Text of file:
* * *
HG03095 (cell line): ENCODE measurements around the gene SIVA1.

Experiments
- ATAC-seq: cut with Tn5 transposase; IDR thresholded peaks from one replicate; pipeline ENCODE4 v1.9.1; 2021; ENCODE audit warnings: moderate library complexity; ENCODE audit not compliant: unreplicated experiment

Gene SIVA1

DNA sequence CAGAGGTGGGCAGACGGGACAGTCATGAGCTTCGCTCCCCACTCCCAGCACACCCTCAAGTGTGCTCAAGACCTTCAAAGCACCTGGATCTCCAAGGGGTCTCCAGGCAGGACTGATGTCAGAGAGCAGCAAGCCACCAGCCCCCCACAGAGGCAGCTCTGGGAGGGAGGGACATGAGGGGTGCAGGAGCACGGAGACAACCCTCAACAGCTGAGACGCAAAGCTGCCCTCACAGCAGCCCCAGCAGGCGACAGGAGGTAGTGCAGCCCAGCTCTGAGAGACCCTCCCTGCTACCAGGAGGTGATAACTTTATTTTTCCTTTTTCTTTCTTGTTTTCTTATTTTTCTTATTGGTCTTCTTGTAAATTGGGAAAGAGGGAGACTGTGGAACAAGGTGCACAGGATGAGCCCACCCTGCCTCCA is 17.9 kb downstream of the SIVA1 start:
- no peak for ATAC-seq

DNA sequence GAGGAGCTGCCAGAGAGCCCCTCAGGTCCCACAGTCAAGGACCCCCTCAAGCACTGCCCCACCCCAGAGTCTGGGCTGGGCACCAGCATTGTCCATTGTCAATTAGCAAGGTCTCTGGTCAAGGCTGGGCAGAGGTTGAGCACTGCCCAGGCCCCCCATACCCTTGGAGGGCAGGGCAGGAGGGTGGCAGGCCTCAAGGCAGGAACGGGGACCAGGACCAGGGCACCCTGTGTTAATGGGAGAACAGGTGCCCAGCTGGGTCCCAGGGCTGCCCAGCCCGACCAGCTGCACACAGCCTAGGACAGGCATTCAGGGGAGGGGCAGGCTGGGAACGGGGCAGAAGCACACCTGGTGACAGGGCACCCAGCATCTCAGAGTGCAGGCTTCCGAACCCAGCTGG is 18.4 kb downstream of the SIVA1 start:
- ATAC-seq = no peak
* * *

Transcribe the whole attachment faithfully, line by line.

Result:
HG03095 (cell line): ENCODE measurements around the gene SIVA1.

Experiments
- ATAC-seq: cut with Tn5 transposase; IDR thresholded peaks from one replicate; pipeline ENCODE4 v1.9.1; 2021; ENCODE audit warnings: moderate library complexity; ENCODE audit not compliant: unreplicated experiment

Gene SIVA1

DNA sequence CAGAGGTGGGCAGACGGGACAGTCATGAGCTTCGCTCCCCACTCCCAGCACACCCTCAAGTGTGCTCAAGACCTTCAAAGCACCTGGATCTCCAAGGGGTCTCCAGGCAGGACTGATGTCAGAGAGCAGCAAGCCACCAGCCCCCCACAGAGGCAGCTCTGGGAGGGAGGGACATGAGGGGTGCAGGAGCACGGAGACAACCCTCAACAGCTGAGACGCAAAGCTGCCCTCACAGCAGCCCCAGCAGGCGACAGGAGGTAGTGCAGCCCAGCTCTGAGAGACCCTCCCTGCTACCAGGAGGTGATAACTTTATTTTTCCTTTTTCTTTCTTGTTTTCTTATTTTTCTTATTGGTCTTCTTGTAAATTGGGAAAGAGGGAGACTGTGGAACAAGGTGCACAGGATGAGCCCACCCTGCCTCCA is 17.9 kb downstream of the SIVA1 start:
- no peak for ATAC-seq

DNA sequence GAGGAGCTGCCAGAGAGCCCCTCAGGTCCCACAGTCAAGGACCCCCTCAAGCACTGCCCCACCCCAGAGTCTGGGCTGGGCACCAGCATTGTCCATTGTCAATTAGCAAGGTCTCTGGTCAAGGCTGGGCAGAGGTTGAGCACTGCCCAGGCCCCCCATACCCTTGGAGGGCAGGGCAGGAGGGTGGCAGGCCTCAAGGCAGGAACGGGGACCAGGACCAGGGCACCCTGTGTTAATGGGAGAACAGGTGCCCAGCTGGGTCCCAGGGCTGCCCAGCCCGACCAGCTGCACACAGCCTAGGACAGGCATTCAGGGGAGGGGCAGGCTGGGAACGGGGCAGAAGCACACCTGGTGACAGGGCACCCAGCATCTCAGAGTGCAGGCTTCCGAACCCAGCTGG is 18.4 kb downstream of the SIVA1 start:
- ATAC-seq = no peak